SSH escape commands for fun and profit

We can never say it enough, but OpenSSH is an amazing tool. Lately, I have been playing with VMs and a friend of mine showed me some really cool tricks with SSH. The SSH escape ~ commands!

What are SSH escape commands?

The ~ is a special escape command that is only recognized immediately after a newline. You can display the help with ~ ? from any SSH session. Note that because the command is interpreted by SSH it won't be displayed in your terminal.

Supported escape sequences:
 ~.   - terminate connection (and any multiplexed sessions)
 ~B   - send a BREAK to the remote system
 ~C   - open a command line
 ~R   - request rekey
 ~V/v - decrease/increase verbosity (LogLevel)
 ~^Z  - suspend ssh

 ~#   - list forwarded connections
 ~&   - background ssh (when waiting for connections to terminate)
 ~?   - this message
 ~~   - send the escape character by typing it twice
(Note that escapes are only recognized immediately after newline.)

The first command that I find somewhat useful is ~.. It is used to terminate the connection, which is useful when you want to kill your SSH session, for example because you've switched between networks and you need to make a new connection but you don't want to wait for the timeout. Just enter ~. and boom, your session is closed!

Behold the ~C command

But the command that I found really cool is ~C. When you enter the ~C command from an SSH session, a new prompt appears. You can list the available commands by entering ? or help.

ssh> ?
      -L[bind_address:]port:host:hostport    Request local forward
      -R[bind_address:]port:host:hostport    Request remote forward
      -D[bind_address:]port                  Request dynamic forward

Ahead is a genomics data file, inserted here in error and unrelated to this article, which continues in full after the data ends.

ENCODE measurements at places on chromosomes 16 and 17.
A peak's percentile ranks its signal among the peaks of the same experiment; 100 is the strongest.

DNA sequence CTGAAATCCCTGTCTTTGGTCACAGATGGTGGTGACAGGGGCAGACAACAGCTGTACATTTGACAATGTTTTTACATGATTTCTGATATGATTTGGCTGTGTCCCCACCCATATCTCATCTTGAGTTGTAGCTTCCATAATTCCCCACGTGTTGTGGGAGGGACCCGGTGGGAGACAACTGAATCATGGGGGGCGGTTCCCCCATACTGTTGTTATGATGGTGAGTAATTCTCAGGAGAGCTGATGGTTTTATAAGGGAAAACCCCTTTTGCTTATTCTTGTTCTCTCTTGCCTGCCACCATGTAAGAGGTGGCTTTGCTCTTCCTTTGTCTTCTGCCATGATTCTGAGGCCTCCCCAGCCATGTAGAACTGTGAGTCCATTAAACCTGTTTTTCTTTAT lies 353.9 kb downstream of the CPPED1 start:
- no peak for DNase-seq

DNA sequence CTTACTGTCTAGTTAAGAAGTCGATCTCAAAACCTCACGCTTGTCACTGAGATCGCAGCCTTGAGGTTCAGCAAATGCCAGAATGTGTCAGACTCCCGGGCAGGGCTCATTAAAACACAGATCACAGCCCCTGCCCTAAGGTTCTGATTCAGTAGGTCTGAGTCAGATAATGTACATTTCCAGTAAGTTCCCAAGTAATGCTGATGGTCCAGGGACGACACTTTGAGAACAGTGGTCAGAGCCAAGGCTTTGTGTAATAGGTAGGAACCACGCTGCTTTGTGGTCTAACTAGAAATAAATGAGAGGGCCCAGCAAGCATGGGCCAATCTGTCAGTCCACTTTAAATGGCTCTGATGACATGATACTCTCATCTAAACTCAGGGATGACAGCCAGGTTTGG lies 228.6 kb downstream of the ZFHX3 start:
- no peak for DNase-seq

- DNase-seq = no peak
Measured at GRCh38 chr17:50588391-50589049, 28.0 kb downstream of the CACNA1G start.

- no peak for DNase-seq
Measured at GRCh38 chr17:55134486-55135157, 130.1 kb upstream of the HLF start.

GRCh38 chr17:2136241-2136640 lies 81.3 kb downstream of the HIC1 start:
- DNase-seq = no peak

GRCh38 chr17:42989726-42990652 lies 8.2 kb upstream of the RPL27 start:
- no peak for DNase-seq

-KL[bind_address:]port                 Cancel local forward
      -KR[bind_address:]port                 Cancel remote forward
      -KD[bind_address:]port                 Cancel dynamic forward

This commands allow you to forward (and to cancel) ports from your current SSH session.

I find this very useful when I'm working with VMs and I have to forward ports to access the VNC or SSH ports of the VMs. Here is an example of me, connecting to my hypervisor, starting some VMs and forwarding the VNC ports to my localhost. Note that, though the command vncdisplay indicates that the VNC is listening on, the real port it is listening to is 5900 + N.

$ ssh root@hypervisor
# virsh
Welcome to virsh, the virtualization interactive terminal.

virsh # create domains/vm1.xml
Domain vm1 created from domains/vm1.xml

virsh # vncdisplay vm1

virsh #
ssh> -L 5900:localhost:5900
Forwarding port.

# In another terminal
$ vncviewer  localhost:5900

virsh # create domains/vm2.xml 
Domain vm2 created from domains/vm2.xml

virsh # vncdisplay vm2

virsh #
ssh> -L 9 5901:localhost:5901
Forwarding port.

# In another terminal
$ vncviewer localhost:5901

Pretty neat, isn't it? The only drawback, is that we still need another terminal to launch vncviewer. But I've found a way around.

One terminal to rule them all

  1. Forward the port from SSH with ~C -L 5900:localhost:5900
  2. Suspend SSH with ~^Z
  3. Launch vncviewer localhost:5900, it doesn't start because SSH is suspended and thus is unable to forward the connection.
  4. Suspend the vncviewer command and resume it in background with bg
  5. Resume SSH in the foreground with fg.

Here is a sample of the session :

$ ssh root@hypervisor
# virsh

virsh # create domains/vm1.xml
Domain vm1 created from domains/vm1.xml

virsh # vncdisplay vm1

virsh # ~C
ssh> -L 5900:localhost:5900
Forwarding port.

~^Z[1] + Suspended            ssh root@hypervisor

$ vncviewer localhost:5900
^Z[2] + Suspended            vncviewer localhost:5900
$ bg
[2] vncviewer localhost:5900

$ fg
virsh # 

Final note and conclusion

One last thing, if you nest your SSH sessions (an SSH session within another SSH session), you need to escape the ~ character if you want to send command to the SSH session within the first one.

$ ssh host1               # first SSH session
host1$ ssh host2          # second SSH session
host2$ ~?
[help from the first SSH session]
host2$ ~~?
[help from the second SSH session]

Once again, OpenSSH is awesome, big thanks to all the folks working on it!